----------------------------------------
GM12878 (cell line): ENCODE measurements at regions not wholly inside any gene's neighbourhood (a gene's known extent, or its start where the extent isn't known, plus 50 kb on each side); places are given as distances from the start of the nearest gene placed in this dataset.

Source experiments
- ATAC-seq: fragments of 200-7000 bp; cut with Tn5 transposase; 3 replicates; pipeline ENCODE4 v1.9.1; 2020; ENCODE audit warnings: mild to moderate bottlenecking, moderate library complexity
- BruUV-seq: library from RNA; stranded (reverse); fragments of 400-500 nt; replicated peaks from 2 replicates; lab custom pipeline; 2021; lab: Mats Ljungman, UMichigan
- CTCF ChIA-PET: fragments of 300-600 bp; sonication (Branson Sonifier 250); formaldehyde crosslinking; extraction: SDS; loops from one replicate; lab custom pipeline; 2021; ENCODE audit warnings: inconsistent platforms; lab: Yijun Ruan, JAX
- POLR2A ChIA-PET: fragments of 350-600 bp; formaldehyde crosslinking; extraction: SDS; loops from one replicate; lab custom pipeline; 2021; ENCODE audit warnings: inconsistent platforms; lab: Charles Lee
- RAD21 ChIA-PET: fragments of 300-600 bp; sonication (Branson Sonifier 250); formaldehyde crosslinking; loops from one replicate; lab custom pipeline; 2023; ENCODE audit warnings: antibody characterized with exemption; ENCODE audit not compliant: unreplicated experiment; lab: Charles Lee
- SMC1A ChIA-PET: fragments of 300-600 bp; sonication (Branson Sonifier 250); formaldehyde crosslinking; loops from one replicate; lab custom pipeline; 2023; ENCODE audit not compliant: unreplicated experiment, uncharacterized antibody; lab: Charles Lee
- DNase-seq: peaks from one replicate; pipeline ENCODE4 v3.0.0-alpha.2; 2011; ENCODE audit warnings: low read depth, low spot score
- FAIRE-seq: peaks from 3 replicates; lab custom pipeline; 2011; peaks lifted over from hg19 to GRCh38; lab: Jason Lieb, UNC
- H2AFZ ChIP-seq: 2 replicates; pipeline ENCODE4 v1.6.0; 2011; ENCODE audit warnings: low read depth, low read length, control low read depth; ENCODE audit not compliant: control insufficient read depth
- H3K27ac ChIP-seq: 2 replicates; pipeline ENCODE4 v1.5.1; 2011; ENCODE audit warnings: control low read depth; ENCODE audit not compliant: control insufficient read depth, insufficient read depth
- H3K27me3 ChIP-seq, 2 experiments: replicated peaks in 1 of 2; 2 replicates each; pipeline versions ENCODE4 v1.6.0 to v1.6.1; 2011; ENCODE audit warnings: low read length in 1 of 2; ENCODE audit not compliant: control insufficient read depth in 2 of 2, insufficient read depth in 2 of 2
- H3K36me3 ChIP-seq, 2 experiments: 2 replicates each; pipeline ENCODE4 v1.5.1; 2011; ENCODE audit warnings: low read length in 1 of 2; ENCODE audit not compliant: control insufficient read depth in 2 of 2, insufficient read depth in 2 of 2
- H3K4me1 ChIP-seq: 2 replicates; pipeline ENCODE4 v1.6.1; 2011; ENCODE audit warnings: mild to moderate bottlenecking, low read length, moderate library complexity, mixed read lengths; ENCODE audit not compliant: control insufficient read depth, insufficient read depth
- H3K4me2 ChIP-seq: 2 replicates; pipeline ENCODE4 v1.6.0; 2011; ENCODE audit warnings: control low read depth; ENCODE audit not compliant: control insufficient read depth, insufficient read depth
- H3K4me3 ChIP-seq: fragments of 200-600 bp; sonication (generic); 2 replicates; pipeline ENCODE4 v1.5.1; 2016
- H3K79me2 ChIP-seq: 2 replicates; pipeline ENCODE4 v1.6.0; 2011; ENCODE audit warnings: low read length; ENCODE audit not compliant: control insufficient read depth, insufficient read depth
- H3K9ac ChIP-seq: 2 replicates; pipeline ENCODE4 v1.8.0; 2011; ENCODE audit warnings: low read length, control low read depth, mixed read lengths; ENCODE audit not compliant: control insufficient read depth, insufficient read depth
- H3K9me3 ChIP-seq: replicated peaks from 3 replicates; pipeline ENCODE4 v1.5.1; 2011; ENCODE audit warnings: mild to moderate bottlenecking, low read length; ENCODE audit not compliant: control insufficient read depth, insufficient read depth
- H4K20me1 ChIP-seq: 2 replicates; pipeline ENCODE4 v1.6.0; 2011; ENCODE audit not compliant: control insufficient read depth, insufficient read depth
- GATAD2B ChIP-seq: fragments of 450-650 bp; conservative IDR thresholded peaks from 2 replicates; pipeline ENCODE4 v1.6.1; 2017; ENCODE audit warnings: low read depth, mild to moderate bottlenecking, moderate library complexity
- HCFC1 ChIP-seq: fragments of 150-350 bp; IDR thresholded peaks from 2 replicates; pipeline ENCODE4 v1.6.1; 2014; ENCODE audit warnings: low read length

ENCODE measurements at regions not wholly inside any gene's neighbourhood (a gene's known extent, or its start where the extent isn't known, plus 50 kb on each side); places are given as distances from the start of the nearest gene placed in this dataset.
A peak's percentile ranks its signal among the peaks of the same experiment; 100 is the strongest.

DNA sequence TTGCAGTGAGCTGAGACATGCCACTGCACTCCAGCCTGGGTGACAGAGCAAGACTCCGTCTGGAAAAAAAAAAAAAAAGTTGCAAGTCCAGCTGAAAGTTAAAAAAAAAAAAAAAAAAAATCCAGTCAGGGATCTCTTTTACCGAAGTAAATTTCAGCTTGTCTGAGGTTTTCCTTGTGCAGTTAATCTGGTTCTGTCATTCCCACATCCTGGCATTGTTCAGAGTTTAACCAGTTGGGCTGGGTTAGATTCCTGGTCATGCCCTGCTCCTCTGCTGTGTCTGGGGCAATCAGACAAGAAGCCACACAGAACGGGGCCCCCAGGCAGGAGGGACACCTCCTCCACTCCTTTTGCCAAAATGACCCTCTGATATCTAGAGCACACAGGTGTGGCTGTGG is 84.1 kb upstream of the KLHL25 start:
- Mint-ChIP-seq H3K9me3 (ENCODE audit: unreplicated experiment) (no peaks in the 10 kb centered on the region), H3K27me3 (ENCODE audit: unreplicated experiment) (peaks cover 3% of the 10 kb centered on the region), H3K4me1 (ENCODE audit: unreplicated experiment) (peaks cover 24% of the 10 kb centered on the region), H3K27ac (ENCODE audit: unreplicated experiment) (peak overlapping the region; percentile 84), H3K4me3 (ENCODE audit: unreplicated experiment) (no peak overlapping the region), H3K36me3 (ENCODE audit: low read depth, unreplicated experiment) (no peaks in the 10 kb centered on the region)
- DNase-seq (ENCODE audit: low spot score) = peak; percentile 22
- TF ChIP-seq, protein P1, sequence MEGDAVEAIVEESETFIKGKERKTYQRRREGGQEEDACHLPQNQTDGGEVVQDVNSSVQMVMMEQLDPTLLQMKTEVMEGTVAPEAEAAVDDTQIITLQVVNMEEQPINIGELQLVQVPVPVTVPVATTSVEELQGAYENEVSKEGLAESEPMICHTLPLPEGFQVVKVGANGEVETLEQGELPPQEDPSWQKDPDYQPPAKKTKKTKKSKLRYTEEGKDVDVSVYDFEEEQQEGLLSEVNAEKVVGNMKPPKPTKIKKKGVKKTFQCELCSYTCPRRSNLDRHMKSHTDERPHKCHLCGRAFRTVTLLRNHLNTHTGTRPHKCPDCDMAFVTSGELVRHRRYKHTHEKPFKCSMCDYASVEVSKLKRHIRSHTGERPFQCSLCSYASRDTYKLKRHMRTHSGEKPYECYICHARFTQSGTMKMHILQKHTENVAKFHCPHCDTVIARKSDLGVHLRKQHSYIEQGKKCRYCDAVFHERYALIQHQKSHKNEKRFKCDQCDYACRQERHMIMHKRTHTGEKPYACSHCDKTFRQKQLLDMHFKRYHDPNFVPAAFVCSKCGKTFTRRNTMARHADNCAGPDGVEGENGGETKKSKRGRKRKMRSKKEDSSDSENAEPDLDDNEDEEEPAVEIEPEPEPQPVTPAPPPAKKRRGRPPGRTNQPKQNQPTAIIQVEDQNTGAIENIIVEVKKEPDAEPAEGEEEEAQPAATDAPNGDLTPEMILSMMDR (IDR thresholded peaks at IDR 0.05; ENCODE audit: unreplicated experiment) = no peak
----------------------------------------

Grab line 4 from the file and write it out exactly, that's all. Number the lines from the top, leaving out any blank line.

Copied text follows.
- BruUV-seq: library from RNA; stranded (reverse); fragments of 400-500 nt; replicated peaks from 2 replicates; lab custom pipeline; 2021; lab: Mats Ljungman, UMichigan